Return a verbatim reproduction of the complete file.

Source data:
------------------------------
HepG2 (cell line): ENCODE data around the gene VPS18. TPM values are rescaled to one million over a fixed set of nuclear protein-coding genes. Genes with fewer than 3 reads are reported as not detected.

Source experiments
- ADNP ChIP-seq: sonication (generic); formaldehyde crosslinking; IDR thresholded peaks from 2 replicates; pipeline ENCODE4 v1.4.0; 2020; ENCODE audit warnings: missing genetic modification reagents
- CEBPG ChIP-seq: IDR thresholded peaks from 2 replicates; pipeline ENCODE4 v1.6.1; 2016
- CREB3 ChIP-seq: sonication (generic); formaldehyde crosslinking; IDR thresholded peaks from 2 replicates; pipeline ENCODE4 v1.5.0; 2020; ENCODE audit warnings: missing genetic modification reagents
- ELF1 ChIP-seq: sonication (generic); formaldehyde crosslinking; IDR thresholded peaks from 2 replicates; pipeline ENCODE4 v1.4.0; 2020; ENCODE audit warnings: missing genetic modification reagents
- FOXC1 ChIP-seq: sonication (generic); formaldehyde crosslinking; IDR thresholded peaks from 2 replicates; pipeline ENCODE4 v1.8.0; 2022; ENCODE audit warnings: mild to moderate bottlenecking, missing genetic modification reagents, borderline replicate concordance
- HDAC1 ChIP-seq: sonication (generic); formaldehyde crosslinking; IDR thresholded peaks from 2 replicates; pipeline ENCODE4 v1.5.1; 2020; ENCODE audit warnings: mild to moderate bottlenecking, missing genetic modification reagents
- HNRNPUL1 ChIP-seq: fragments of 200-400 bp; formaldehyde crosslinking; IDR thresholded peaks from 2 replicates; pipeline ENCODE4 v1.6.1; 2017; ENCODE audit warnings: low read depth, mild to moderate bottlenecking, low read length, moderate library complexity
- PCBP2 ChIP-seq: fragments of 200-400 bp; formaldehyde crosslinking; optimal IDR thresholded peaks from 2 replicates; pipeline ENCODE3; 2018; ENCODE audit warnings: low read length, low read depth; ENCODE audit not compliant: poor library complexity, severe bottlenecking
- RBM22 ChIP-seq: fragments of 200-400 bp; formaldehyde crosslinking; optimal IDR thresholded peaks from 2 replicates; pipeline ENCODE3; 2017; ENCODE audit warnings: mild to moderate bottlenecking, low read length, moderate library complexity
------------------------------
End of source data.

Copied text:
HepG2 (cell line): ENCODE data around the gene VPS18. TPM values are rescaled to one million over a fixed set of nuclear protein-coding genes. Genes with fewer than 3 reads are reported as not detected.

Source experiments
- ADNP ChIP-seq: sonication (generic); formaldehyde crosslinking; IDR thresholded peaks from 2 replicates; pipeline ENCODE4 v1.4.0; 2020; ENCODE audit warnings: missing genetic modification reagents
- CEBPG ChIP-seq: IDR thresholded peaks from 2 replicates; pipeline ENCODE4 v1.6.1; 2016
- CREB3 ChIP-seq: sonication (generic); formaldehyde crosslinking; IDR thresholded peaks from 2 replicates; pipeline ENCODE4 v1.5.0; 2020; ENCODE audit warnings: missing genetic modification reagents
- ELF1 ChIP-seq: sonication (generic); formaldehyde crosslinking; IDR thresholded peaks from 2 replicates; pipeline ENCODE4 v1.4.0; 2020; ENCODE audit warnings: missing genetic modification reagents
- FOXC1 ChIP-seq: sonication (generic); formaldehyde crosslinking; IDR thresholded peaks from 2 replicates; pipeline ENCODE4 v1.8.0; 2022; ENCODE audit warnings: mild to moderate bottlenecking, missing genetic modification reagents, borderline replicate concordance
- HDAC1 ChIP-seq: sonication (generic); formaldehyde crosslinking; IDR thresholded peaks from 2 replicates; pipeline ENCODE4 v1.5.1; 2020; ENCODE audit warnings: mild to moderate bottlenecking, missing genetic modification reagents
- HNRNPUL1 ChIP-seq: fragments of 200-400 bp; formaldehyde crosslinking; IDR thresholded peaks from 2 replicates; pipeline ENCODE4 v1.6.1; 2017; ENCODE audit warnings: low read depth, mild to moderate bottlenecking, low read length, moderate library complexity
- PCBP2 ChIP-seq: fragments of 200-400 bp; formaldehyde crosslinking; optimal IDR thresholded peaks from 2 replicates; pipeline ENCODE3; 2018; ENCODE audit warnings: low read length, low read depth; ENCODE audit not compliant: poor library complexity, severe bottlenecking
- RBM22 ChIP-seq: fragments of 200-400 bp; formaldehyde crosslinking; optimal IDR thresholded peaks from 2 replicates; pipeline ENCODE3; 2017; ENCODE audit warnings: mild to moderate bottlenecking, low read length, moderate library complexity